Time covers the problems Texas State University has had finding a site for a large outdoor cadaver decomposition laboratory:
[N]eighbors complained that the facility would affect property values and attract coyotes and vultures. TSU had to abandon the site, over concerns that gathering vultures would threaten aircraft, and university officials say the body farm will be built elsewhere in the area.
I can understand why they wouldn't want to see that headline: "Body farm vultures threaten aircraft". It's like the seventh voyage of Sinbad or something.
The article has some history:
The first facility at the University of Tennessee Forensic Anthropology Facility, was opened on a three-acre site in Knoxville in 1971 by noted anthropologist William Bass. Prolific crime writer Patricia Cornwell popularly dubbed it a "body farm" in her novel of the same name. Bass himself has co-written a series of best-selling novels set on the farm; the first, Carved in Bone, was described as "southern-fried forensics" by Kirkus Reviews.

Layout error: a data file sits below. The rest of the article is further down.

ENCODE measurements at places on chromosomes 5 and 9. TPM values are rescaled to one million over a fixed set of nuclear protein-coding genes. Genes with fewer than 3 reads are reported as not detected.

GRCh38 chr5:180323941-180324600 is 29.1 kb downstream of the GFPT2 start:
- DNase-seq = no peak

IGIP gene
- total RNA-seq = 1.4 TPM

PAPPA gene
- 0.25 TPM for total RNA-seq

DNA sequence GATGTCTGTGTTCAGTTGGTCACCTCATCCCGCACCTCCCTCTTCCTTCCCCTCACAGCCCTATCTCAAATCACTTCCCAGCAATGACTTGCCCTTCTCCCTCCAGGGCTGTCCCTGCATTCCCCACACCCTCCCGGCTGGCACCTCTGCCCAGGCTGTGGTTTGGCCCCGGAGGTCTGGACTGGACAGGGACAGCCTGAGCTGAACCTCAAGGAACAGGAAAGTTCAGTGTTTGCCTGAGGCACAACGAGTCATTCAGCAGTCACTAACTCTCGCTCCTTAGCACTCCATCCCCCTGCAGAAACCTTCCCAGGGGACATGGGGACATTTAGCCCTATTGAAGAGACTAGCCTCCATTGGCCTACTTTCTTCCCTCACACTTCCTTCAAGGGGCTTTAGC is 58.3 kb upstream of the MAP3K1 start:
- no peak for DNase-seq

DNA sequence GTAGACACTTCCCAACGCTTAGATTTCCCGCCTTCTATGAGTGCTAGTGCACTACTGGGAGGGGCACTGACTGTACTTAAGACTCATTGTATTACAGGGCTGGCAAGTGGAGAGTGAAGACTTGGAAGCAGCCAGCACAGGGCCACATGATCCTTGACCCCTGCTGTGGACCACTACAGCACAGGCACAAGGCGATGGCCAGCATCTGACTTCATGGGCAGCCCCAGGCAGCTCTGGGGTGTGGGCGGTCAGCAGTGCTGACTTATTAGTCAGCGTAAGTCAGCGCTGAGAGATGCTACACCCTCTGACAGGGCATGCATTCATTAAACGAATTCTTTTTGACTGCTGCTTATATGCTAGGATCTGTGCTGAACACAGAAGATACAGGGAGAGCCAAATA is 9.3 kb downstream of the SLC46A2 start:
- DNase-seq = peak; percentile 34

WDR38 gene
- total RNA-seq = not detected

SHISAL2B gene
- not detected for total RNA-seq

The popular appetite for forensic stories is seen not just in novels and on TV but in a new CSI exhibit at Chicago's Museum of Science and Industry. Across the country more universities are adding forensics classes to their criminology programs. In addition to the proposed TSU facility, Florida Gulf Coast University in Ft. Myers and Chico State in California are planning their own outdoor criminology labs.
And also explains the practical importance: decomposition times are very different in these different parts of the country, and they have different insect populations.
Every semester I have students who want to study this stuff. Somehow, I don't get as many who want to be research subjects! It is much more environmentally friendly than embalming....